“Virginia” peanut soup, traditionally made with cream, is not something I grew up eating or knowing about. If I did eat it at an event somewhere down the line while growing up in Richmond, Virginia, it didn’t register. Frankly, I’m pretty sure it didn’t become the soup featured so prominently on the menus of high end restaurants throughout Virginia and beyond until the past several decades.
Once I did finally try it at the Jefferson Hotel’s Lemaire restaurant in the early 90s, I was smitten! Definitely decadent, it wasn’t the kind of soup I would make at home, but for special meals out, if it was on the menu, I would order it. Often I would even choose it above my well loved she crab soup, which in my memory was a much more traditional soup course on refined southern menus.
The peanut is most likely native to Peru and Brazil and was brought to America through the slave trade via West Africa. Its high protein content and low cost made it a dietary staple for slaves on the long trans Atlantic journey from West Africa to America. Although peanut soup is featured on the current menu at Colonial Williamsburg’s Kings Tavern, it is unlikely that it was actually consumed by the colonists during this time period.
As I am both dairy challenged (and it’s too easy to forget this when cooking and mixing stuff together) and always looking for healthier ways to prepare favorite dishes, I recently made a version of the Colonial Williamsburg recipe for peanut soup where I substituted coconut milk for the cream. The use of the coconut milk and lime gave the dish more of a West African/Asian flair.
(For more peanut history than you may want to know, I’ve written more after the recipe.)
Recipe for Virginia Peanut Soup with Coconut Milk
- 2 T unsalted butter
- 2 celery ribs, chopped
- 1 medium onion, chopped
- 3 tablespoons flour
- 1 cup creamy, natural peanut butter
- Pinch cayenne pepper
- 2 cups of chicken broth (I used organic, low-salt)
- (1) 13 oz can of unsweetened regular or reduced-fat coconut milk (I used whole fat coconut milk this first time out)
- 1 teaspoon grey sea salt
- 3 teaspoons freshly squeezed lime juice
- Lime wedge and chopped salted peanuts, for garnish (optional)
Melt the butter in a soup pot over medium heat and add celery and onion. Cook for 6 – 10 minutes, stirring occasionally, until vegetables have softened. Mix one cup of chicken broth with flour, peanut butter, and a pinch of cayenne pepper, and then transfer to a blender. Add remaining chicken broth and puree until smooth. Return the mixture to the pot. Addcoconut milk and the salt. Increase the heat to medium-high, bringing just to a boil. Stir in fresh lime juice and adjust seasoning. Serve immediately garnished with lime slice and chopped salted peanuts. Makes 4 servings.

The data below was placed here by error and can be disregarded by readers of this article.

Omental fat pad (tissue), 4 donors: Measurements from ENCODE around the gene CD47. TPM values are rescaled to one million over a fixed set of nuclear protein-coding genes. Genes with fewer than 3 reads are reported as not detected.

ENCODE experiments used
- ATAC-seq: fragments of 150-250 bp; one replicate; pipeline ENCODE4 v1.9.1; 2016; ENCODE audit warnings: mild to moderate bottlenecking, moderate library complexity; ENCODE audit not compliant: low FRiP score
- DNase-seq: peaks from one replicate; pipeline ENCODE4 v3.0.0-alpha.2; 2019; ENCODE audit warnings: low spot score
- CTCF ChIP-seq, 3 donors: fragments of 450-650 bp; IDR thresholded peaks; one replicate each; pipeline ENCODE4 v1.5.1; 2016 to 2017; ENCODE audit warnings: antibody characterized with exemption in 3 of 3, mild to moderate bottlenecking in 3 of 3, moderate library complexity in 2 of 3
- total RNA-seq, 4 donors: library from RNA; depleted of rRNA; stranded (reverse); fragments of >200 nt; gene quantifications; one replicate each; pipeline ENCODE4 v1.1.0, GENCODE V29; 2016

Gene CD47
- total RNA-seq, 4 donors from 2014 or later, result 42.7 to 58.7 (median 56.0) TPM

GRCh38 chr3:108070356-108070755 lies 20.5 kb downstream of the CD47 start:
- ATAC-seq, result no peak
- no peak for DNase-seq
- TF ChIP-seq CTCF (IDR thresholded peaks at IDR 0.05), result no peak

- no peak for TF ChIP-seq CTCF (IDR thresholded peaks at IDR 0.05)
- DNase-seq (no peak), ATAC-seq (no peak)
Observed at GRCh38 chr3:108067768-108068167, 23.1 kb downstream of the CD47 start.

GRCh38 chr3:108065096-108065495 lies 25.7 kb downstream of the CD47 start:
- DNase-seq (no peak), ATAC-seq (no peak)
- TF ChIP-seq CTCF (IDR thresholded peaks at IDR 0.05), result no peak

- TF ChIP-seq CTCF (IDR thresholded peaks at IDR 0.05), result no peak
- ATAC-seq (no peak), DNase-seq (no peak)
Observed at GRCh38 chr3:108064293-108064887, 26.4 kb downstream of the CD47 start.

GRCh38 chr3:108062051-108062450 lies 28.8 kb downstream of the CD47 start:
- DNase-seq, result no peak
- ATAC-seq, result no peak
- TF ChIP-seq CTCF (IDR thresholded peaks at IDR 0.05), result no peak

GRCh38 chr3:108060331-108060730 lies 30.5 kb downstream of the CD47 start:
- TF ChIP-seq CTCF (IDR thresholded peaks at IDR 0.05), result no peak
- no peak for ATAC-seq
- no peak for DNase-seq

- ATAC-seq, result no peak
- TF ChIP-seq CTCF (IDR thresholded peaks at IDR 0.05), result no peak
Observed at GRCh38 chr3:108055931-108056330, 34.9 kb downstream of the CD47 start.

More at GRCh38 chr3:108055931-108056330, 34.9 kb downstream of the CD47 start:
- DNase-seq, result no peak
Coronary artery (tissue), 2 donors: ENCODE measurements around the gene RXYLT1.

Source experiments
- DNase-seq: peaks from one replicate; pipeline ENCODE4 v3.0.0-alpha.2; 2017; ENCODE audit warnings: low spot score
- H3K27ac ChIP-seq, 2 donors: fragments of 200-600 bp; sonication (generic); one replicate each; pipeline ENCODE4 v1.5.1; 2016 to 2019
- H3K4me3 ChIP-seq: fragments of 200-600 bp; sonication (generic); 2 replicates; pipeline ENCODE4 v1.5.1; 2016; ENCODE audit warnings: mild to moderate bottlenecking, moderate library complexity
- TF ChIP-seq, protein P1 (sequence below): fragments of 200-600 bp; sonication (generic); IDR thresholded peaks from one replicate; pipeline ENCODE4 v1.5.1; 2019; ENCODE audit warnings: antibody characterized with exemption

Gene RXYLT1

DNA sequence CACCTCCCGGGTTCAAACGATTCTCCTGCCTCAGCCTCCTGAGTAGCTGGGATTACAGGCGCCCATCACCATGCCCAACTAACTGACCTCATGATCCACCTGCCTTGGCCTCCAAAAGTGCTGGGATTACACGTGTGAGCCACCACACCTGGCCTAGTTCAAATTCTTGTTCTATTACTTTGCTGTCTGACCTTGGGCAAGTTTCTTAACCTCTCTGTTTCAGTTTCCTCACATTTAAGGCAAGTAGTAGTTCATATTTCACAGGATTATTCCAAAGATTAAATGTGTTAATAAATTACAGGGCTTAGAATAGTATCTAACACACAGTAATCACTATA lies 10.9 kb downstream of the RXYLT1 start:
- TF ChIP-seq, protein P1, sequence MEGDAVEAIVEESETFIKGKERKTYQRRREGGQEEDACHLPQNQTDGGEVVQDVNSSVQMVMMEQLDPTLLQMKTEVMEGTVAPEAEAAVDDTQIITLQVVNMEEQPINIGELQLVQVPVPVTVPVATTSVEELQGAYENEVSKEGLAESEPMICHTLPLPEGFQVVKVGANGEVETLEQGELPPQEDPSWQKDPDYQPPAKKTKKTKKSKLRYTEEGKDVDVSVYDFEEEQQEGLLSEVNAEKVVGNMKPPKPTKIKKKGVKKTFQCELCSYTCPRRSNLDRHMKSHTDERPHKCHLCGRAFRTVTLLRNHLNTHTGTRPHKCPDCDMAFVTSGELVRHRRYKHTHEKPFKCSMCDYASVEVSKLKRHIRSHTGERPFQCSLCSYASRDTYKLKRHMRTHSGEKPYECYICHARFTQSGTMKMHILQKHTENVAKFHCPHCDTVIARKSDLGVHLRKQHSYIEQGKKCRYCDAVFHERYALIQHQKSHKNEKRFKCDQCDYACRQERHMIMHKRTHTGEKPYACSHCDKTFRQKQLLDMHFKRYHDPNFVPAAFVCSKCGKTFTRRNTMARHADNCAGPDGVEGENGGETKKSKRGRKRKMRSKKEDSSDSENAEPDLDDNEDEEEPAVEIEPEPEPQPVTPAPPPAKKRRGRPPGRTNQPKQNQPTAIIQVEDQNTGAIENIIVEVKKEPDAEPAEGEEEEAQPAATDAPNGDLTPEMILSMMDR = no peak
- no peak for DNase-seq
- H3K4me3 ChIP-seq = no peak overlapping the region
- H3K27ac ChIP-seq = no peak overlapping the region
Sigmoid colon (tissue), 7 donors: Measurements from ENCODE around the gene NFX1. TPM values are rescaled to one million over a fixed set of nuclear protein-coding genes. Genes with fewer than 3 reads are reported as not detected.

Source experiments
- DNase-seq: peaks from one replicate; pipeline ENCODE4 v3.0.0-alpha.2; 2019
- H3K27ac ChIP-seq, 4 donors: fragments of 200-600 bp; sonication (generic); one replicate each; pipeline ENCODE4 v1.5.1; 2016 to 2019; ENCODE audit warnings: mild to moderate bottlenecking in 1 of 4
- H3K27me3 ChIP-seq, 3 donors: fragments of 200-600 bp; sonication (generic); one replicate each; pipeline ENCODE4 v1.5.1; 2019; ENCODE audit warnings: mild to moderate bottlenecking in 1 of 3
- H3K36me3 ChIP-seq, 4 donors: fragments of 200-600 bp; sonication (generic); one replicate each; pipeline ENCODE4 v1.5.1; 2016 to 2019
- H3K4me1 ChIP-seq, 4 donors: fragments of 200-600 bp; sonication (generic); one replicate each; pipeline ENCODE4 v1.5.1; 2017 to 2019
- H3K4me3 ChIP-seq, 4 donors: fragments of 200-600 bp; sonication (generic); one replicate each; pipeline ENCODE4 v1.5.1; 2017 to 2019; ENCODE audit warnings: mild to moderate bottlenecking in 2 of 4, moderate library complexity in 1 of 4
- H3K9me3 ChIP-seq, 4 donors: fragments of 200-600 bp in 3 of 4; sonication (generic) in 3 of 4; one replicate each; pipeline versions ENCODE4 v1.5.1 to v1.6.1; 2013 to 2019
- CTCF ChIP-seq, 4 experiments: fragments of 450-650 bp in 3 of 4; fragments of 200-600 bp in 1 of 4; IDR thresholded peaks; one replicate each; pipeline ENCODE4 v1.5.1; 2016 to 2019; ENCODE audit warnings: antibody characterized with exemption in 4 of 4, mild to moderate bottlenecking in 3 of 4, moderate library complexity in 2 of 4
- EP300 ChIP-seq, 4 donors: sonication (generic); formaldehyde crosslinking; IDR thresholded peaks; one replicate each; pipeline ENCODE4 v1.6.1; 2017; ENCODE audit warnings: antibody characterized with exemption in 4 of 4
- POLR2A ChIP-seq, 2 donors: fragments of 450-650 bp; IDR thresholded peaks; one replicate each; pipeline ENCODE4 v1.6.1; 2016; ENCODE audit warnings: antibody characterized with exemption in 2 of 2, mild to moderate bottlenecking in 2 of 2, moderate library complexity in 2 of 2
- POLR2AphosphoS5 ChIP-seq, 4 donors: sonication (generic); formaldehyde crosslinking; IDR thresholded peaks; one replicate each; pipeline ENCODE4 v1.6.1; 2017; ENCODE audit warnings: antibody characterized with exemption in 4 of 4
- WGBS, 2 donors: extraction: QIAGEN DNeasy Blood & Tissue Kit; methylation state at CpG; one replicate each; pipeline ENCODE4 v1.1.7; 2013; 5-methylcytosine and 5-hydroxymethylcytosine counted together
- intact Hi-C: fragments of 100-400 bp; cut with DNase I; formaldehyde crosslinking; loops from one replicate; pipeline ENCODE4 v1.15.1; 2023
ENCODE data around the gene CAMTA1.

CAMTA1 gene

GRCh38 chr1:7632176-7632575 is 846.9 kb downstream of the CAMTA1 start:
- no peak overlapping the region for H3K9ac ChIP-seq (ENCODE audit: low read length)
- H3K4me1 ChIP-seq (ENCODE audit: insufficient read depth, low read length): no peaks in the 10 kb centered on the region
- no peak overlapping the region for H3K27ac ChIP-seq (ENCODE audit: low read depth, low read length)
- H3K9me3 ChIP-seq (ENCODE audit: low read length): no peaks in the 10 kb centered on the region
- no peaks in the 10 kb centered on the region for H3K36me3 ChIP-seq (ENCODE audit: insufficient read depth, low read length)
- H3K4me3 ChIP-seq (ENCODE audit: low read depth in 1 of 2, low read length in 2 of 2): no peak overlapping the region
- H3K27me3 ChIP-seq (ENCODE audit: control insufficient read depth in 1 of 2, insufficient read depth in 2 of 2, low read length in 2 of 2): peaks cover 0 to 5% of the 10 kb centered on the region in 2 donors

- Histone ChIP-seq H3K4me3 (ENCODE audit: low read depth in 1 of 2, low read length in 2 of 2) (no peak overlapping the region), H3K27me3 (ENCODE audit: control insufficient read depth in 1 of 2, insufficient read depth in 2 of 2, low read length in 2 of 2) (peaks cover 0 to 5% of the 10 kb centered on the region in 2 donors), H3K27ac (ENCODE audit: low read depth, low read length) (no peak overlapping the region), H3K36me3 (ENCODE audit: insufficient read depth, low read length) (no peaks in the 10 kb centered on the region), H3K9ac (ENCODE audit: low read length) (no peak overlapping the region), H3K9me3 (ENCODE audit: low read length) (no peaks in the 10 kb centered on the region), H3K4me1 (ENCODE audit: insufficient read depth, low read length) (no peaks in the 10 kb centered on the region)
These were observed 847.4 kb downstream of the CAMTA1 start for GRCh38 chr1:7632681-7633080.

The peanut in history
Thomas Jefferson, peanut farmer
Thomas Jefferson’s role as “Virginia’s first foodie” understandably is overshadowed by his other accomplishments. From grapes for wine making, to specialized lettuces and vegetables and legumes, Jefferson farmed many things in his terraced gardens at Monticello, including the peanut. The contents of his gardens were influenced by his travels, immense curiosity, and last but not least, the influx of new traditions and crops from West Africa that came with slavery. Although no recipes using the peanut from Monticello survive, an okra soup recipe, made from another then rare crop from West Africa, was left by Jefferson’s daughter, Martha.
George Washington Carver, the peanut and botany
It wasn’t until several decades after the Civil War that the peanut became one of the leading crops in America. In the early 1900s George Washington Carver’s work led to the peanut’s widespread cultivation that ultimately freed the South from its dependance on cotton.
The botanist from Missouri discovered that peanut cultivation was good for depleted soil. He also found many derivative uses for the peanut, including cheese, flour, dye, plastics, and wood stains. Peanut butter was first introduced at the World’s Fair in St. Louis in 1904.
The two kinds of peanuts cultivated in the United States today are the “Runner,” which is grown mainly in Georgia, Alabama, Florida, Texas and Oklahoma, and the “Virginia,” which is grown in southeastern Virginia into northeastern North Carolina. Virginia peanuts are distinct for their larger kernels and milder taste.
If you ever want to try authentic Virginia peanuts, my favorite kind is Hubs.